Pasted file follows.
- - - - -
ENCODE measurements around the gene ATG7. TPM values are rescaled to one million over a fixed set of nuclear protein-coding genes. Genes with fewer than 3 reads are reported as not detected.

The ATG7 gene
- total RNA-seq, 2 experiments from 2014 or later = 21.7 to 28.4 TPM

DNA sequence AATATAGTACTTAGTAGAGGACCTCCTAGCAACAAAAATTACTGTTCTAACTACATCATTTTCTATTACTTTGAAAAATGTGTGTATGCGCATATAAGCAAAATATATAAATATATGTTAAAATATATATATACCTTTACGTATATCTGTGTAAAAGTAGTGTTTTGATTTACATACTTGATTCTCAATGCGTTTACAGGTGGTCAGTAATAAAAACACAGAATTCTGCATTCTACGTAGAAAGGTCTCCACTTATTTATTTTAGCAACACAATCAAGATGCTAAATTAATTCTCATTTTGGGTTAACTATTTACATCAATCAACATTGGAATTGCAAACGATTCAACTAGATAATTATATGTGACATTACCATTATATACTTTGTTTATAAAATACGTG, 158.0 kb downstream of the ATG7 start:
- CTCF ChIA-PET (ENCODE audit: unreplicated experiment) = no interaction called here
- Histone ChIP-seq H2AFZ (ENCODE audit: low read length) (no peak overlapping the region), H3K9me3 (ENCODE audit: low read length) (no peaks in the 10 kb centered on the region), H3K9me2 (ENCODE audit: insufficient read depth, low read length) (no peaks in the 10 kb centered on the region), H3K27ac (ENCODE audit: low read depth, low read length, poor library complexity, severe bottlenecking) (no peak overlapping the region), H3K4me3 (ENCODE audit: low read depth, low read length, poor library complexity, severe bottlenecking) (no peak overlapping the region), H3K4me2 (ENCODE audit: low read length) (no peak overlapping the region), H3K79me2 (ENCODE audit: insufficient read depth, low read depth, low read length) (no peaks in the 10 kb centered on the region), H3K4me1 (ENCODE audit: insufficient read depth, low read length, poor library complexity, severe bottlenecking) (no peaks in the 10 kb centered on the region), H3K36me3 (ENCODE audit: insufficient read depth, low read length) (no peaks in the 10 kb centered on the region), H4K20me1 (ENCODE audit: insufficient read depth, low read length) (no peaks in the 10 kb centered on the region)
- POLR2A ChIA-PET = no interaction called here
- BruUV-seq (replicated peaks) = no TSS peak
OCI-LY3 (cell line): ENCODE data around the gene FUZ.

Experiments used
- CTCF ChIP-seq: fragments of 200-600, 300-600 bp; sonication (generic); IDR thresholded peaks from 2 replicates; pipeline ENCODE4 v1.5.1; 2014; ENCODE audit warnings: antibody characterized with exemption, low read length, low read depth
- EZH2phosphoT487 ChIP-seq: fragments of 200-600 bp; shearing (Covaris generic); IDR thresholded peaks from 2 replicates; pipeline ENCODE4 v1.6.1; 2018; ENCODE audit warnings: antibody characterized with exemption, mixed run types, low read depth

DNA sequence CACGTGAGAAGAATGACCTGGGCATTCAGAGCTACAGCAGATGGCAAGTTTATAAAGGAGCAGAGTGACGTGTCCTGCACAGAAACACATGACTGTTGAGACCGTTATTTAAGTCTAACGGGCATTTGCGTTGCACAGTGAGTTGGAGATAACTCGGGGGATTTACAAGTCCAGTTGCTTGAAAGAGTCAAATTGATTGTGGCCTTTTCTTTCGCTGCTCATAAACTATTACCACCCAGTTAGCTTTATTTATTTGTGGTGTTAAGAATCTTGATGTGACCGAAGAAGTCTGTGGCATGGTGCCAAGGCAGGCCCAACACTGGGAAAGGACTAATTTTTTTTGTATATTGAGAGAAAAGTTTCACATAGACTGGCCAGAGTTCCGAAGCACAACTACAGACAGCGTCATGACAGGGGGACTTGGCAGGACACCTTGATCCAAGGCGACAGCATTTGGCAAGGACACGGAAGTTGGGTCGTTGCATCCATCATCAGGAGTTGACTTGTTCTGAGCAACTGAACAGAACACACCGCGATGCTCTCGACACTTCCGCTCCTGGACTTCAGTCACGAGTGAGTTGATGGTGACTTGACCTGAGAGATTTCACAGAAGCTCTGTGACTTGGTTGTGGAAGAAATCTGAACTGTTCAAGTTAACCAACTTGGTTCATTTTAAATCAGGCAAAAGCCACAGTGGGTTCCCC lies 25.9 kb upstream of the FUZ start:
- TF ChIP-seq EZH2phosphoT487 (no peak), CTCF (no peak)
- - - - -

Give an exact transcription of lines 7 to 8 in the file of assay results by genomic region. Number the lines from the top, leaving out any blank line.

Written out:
- POLR2A ChIA-PET = no interaction called here
- BruUV-seq (replicated peaks) = no TSS peak